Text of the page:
Unsaturated fats have health benefits such as lowering cholesterol and reducing the risk of heart disease.
Common food sources include olive and canola oil, avocados, fish, almonds, soybeans and flaxseed.

Mono-unsaturated fatty acids: Monounsaturated fats, also known as omega-9, are common components of animal fat and vegetable oil.
Two omega−9 fatty acids important in industry are:

Oleic acid (18:1, n−9), which is a main component of olive oil, macadamia oil and other monounsaturated fats.

Erucic acid (22:1, n−9), which is found in rapeseed, wallflower seed, and mustard seed. Rapeseed with high erucic acid content is grown for commercial use in paintings and coatings as a drying oil.
Unlike omega-3 fatty acids and omega-6 fatty acid, omega−9 fatty acids are not classed as essential fatty acids (EFA).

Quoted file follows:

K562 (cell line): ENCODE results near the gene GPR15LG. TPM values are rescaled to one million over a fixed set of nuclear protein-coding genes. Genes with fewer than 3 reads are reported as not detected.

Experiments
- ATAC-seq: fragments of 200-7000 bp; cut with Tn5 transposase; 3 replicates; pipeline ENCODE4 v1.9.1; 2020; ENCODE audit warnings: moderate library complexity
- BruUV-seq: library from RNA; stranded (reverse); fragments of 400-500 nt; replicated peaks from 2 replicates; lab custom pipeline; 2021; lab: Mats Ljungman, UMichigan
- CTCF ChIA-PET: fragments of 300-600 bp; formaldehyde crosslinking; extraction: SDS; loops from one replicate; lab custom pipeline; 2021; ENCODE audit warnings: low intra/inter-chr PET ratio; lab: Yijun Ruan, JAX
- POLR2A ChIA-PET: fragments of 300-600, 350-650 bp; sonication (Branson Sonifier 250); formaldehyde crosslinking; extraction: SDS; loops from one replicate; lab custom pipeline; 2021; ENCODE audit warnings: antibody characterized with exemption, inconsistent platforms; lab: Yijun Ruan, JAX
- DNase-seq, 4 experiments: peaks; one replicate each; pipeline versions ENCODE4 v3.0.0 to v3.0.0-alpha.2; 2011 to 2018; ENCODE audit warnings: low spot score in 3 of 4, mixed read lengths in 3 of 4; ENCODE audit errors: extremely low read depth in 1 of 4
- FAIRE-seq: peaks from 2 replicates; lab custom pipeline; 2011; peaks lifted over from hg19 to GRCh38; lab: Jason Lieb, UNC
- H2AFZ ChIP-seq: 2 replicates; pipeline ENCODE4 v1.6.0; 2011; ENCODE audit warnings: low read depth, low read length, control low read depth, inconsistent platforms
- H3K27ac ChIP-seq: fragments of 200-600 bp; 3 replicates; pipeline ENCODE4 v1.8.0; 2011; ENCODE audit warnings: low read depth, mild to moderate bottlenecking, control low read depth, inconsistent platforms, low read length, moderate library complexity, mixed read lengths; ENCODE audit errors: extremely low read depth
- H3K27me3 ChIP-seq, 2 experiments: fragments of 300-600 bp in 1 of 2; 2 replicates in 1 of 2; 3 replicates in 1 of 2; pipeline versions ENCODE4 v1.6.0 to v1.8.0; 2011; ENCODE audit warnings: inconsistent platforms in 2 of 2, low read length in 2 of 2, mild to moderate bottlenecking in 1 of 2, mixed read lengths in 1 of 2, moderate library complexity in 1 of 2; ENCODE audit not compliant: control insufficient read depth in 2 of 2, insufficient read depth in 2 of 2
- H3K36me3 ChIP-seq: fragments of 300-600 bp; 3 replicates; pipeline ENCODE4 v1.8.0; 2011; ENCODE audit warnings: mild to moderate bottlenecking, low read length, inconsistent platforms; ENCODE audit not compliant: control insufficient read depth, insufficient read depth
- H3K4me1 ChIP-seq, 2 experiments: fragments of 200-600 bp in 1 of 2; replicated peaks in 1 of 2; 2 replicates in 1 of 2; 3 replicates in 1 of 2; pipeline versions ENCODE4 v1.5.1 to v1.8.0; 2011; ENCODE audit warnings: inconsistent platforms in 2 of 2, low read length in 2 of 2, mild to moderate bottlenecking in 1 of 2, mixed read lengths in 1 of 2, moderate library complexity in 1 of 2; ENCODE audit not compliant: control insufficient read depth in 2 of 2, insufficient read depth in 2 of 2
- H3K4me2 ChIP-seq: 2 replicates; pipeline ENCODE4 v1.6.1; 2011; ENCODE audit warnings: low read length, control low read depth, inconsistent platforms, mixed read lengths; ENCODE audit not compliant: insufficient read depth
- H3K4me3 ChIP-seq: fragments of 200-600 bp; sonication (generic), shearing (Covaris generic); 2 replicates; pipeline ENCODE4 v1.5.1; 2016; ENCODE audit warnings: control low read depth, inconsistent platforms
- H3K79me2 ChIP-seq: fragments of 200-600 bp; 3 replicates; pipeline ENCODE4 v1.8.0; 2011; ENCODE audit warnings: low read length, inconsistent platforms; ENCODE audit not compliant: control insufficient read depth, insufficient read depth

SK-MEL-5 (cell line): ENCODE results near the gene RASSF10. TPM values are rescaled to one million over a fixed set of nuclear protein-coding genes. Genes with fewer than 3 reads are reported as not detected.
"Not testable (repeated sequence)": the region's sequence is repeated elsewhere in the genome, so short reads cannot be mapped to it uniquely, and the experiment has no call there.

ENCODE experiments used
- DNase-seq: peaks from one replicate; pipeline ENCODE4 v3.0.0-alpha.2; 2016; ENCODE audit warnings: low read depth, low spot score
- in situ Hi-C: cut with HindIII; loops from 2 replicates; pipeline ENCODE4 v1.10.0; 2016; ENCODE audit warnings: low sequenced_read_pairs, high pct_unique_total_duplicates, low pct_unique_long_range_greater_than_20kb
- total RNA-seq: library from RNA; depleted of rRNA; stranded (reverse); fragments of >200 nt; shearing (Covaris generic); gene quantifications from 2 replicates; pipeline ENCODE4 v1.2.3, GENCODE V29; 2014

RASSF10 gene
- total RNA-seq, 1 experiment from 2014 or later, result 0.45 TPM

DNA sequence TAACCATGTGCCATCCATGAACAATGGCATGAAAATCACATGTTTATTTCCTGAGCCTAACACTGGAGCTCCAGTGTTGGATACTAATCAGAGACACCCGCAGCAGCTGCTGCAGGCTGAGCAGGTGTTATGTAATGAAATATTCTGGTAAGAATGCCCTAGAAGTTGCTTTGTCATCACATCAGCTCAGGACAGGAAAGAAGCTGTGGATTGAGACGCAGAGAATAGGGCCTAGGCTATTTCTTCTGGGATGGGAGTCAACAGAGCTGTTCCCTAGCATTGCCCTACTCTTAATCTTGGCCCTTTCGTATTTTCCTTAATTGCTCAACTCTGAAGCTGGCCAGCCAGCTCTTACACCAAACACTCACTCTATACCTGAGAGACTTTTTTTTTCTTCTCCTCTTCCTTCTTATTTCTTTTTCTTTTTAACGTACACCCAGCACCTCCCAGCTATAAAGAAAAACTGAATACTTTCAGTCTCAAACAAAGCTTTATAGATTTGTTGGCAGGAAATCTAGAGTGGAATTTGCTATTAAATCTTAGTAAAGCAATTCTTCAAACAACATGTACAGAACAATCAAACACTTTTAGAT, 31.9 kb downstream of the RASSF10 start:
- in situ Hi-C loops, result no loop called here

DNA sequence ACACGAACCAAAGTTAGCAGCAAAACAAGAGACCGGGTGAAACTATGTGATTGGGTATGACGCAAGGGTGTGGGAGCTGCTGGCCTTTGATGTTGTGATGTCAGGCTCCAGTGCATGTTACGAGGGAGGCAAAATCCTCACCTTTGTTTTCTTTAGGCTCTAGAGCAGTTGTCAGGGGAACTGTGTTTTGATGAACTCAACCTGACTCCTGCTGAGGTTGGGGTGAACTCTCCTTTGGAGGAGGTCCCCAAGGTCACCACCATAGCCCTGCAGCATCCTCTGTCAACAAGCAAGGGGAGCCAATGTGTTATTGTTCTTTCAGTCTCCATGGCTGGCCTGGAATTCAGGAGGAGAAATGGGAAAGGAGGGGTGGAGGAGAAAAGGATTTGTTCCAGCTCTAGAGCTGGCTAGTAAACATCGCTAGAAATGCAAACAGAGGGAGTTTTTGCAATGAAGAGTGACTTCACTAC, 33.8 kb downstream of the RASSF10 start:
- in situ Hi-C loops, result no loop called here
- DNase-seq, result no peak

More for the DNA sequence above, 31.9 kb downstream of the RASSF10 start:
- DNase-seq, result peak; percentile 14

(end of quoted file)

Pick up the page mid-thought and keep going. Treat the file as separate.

This is both because they can be created by the human body from unsaturated fat, and are therefore not essential in the diet.
Mono-unsaturated fatty acids, such as olive oil, avocados and almonds have been shown to reduce total cholesterol and LDL (bad) cholesterol and increase HDL (good) cholesterol hence improving heart health.

Polyunsaturated fats: found in sunflower oil, safflower oil and corn oil are not thought to contribute to heart disease but don’t offer the same protection as monounsaturated fats.

These are divided into a further two groups: Omega 3 and Omega 6 fats.
Omega 3 fatty acids: are found in foods such as oily fish/ blue fish such as pilchards, sardines, salmon, mackerel, fresh tuna and trout, as well as some seeds and nuts such as linseed and walnuts.


Omega 3 fats do not directly affect cholesterol levels, but research shows they help in the prevention of heart attacks, increases concentration, reduces the chances of forming a blood clots and more recently aids in inflammatory disorders such as arthritis and Crohn’s disease.
Having 2 small portions of oily fish a week should ensure an adequate intake of omega 3’s.